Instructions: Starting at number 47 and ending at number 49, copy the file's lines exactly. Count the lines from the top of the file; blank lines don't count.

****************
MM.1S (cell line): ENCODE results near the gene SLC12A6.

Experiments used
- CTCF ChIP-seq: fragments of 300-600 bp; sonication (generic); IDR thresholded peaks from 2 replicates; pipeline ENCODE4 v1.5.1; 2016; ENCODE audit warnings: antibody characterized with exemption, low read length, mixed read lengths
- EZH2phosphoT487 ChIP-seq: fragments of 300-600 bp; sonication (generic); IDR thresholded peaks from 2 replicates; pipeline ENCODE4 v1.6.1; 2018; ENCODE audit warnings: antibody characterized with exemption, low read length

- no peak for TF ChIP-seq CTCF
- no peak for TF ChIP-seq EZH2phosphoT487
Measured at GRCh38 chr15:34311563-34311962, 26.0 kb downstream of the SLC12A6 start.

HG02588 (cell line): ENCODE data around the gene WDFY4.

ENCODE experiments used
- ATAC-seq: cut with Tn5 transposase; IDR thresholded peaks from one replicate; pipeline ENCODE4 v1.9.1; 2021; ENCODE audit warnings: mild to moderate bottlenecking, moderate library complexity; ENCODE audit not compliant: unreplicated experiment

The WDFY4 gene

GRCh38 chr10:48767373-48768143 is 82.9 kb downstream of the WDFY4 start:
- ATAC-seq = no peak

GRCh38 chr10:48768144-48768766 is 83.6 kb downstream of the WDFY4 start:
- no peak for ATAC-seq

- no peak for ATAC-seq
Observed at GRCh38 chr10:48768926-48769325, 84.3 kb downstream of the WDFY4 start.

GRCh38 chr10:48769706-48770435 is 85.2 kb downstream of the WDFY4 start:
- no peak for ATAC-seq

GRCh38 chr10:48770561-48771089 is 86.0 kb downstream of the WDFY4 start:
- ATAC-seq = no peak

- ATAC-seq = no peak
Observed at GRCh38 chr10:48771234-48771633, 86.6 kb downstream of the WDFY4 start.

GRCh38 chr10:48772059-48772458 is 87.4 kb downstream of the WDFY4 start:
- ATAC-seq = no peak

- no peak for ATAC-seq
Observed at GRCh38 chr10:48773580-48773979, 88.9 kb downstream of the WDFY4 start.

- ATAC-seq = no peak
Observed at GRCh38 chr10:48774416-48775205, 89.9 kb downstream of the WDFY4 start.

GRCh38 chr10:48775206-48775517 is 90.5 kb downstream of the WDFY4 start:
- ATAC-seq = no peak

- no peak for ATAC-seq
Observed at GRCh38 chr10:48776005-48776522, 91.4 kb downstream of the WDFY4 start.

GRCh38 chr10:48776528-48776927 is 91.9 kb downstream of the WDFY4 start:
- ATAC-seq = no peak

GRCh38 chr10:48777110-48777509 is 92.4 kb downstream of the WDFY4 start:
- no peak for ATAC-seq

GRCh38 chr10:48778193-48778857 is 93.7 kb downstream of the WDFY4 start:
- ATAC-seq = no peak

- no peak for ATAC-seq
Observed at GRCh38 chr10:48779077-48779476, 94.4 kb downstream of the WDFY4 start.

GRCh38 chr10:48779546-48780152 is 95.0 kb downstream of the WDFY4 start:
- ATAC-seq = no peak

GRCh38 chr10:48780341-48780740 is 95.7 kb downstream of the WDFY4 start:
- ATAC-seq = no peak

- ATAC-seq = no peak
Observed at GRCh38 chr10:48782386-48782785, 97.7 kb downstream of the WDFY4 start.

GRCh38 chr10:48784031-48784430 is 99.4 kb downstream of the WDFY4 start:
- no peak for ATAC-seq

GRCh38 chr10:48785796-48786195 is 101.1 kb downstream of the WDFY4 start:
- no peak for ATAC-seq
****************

Observed at GRCh38 chr10:48782386-48782785, 97.7 kb downstream of the WDFY4 start.

GRCh38 chr10:48784031-48784430 is 99.4 kb downstream of the WDFY4 start:
- no peak for ATAC-seq